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Guestworker regulations challenged by Farm Bureau

The American Farm Bureau Federation filed a lawsuit seeking a temporary restraining order to prevent new H-2A rules from going into effect.

The federal H-2A program allows agricultural employers to obtain visas for seasonal workers if there are insufficient domestic workers. Because the United States faces an ongoing shortage of readily available domestic labor, the H-2A program is considered a necessary tool for farmers to continue to grow and harvest food on U.S. soil.

A federal judge ruled in March 2009 that the Obama administration could not merely invalidate H-2A rules that were adopted under former President George Bush. As a result, the Secretary of Labor rushed new H-2A regulations into place.

The Farm Bureau believes that the Administrative Procedures Act, Congressional Review Act and Regulatory Flexibility Act were violated in an effort to expedite the normal process for rule making.

In Washington state, approximately 60,000 seasonal workers are needed to harvest apples, cherries, berries, peaches and many other crops. The season typically lasts six months and the hours of employment vary greatly from week to week. So does the location. As such, the typical income and work schedule of a farm worker is unpredictable.

Farm owners want a legal and stable workforce. They want the same skilled workers year after year working on their farms, according to the Farm Bureau. Pursuing workers, they say, through the H-2A program is and ought to be a viable solution available for labor-intensive agriculture.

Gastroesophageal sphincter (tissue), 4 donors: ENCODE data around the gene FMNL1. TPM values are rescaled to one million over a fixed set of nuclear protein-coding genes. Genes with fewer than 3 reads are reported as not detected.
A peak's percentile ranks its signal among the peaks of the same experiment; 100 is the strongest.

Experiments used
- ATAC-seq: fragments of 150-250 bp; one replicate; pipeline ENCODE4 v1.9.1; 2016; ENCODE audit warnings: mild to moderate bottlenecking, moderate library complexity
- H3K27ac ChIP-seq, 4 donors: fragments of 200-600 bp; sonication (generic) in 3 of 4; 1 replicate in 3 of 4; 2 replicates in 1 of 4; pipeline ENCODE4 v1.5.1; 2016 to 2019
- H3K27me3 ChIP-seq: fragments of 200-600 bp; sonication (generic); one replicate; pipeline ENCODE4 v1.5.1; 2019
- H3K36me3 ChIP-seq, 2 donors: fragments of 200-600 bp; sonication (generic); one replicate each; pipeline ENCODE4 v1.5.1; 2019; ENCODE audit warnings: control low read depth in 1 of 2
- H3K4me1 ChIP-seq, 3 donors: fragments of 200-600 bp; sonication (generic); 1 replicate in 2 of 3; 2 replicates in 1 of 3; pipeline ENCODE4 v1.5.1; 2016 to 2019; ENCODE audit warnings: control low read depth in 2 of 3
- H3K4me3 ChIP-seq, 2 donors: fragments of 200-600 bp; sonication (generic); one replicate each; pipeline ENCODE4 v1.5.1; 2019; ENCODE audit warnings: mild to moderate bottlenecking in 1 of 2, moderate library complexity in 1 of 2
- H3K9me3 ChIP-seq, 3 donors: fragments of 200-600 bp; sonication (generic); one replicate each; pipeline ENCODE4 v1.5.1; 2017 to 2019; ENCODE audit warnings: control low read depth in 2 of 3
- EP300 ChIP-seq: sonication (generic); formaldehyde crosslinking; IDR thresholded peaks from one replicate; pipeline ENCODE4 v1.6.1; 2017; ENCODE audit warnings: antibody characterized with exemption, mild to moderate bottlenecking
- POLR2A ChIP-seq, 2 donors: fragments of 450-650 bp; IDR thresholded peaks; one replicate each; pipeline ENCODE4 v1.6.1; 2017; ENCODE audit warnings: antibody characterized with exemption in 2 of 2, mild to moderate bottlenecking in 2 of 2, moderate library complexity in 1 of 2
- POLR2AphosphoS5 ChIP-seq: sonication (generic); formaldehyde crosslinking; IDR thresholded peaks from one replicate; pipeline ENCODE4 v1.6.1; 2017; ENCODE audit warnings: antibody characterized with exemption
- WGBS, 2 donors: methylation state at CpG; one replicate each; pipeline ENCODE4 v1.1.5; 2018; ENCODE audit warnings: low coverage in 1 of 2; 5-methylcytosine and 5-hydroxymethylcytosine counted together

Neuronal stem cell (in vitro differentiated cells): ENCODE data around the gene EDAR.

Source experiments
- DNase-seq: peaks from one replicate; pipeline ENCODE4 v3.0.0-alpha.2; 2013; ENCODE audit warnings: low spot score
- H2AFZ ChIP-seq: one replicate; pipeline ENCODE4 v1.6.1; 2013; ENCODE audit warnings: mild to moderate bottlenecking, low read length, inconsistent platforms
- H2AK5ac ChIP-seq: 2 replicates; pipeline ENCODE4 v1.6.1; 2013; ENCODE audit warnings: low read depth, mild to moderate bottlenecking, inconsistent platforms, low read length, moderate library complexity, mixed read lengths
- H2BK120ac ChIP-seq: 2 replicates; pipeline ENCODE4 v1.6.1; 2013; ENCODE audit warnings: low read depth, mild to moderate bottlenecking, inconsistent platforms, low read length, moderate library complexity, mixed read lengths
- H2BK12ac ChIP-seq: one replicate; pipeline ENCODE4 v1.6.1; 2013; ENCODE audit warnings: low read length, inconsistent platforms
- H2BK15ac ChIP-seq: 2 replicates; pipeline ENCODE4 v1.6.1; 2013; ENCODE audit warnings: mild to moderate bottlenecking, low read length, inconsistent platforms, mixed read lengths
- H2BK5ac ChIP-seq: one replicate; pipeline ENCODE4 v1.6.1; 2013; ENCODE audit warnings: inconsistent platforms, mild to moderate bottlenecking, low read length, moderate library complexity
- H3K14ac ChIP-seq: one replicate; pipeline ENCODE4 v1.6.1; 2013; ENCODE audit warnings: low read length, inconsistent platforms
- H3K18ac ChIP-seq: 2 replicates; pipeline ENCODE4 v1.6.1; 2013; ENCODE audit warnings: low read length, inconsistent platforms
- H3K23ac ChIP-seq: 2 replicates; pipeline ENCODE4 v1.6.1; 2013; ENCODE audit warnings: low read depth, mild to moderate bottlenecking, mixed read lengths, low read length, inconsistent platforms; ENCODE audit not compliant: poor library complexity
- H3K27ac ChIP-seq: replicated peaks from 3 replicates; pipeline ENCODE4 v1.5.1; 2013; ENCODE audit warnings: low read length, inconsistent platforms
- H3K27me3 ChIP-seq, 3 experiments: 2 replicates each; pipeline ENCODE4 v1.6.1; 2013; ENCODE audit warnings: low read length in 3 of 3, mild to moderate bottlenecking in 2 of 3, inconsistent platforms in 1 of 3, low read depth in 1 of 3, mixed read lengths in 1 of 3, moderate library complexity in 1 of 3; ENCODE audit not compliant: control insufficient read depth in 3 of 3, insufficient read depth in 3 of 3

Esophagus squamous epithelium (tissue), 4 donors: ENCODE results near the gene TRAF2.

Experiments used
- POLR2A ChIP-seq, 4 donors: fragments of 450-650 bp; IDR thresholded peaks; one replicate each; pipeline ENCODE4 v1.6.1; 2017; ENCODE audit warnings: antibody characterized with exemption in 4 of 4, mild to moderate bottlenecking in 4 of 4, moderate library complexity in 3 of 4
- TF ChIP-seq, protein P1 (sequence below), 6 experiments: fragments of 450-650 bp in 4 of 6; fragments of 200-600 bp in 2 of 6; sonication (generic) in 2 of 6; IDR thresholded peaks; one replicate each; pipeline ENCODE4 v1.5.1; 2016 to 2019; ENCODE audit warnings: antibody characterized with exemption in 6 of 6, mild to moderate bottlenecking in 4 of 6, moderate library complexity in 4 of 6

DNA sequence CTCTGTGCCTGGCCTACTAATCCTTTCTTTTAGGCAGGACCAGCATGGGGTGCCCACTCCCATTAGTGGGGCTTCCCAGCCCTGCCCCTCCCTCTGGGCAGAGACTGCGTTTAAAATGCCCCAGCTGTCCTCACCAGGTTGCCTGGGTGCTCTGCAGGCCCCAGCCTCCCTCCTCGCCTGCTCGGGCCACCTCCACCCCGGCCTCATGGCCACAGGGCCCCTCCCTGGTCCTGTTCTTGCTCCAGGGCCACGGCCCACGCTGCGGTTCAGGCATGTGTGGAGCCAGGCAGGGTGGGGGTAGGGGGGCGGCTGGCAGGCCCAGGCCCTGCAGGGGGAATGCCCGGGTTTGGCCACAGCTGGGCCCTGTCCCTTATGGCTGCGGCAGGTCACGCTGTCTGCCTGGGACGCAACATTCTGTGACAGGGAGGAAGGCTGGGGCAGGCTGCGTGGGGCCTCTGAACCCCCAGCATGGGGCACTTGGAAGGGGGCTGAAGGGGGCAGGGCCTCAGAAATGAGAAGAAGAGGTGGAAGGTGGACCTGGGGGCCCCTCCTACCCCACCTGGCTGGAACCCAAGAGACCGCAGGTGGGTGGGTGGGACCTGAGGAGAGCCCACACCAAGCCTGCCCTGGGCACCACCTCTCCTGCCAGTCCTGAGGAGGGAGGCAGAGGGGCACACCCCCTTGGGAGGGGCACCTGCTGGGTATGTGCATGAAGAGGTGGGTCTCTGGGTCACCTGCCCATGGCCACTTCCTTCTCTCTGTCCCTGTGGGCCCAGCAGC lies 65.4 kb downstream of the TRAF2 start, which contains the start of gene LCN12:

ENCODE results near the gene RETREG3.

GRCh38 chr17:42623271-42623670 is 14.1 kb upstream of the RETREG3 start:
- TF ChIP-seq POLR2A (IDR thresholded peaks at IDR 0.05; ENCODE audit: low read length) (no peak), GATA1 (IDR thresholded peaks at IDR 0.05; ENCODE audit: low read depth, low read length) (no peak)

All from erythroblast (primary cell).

Contrary to public perception, employers using the H-2A program are required to provide high wages, housing and travel benefits for their workers.

The workers who enter our country via the H-2A program do so legally, and their presence here greatly benefits all of agriculture and our overall economy. A typical seasonal worker who participates in the apple harvest picks approximately 150 tons of apples during the two-month season and helps spawn jobs in processing, transportation and international trade.

Making the already cumbersome H-2A program more difficult for employers to use hurts our economy by restricting the labor supply and thus one of the components of the job multiplier effect, says the Farm Bureau.

"The labor shortage we face in agriculture is very real and is only going to get worse if we don't address it properly through congressional action," said Washington Farm Bureau President Steve Appel. "People are under the false impression that the high unemployment rate is now allowing farmers to get the workers that they need. This is simply not the case."

If these rules are allowed to stand, farmers will be unable to attract sufficient workers, and Americans will be forced to rely more heavily on fruits, vegetables and other commodities imported from other countries, said Appel.

In order to produce affordable, safe food, farmers need access to a legal and stable workforce. Otherwise, farmers will replace labor-intensive crops with those that can be mechanically harvested, due to a lack of workers, say officials with the Farm Bureau.

Appel said the solution offered by the Obama administration's final rule on the H-2A foreign worker program only makes an already bad situation worse. These rules are going to make it especially hard for family-owned farms and other small family-owned businesses, the backbone of our state's economy, to stay afloat.

The lawsuit requests the issuance of a temporary restraining order. A hearing date has not been set.

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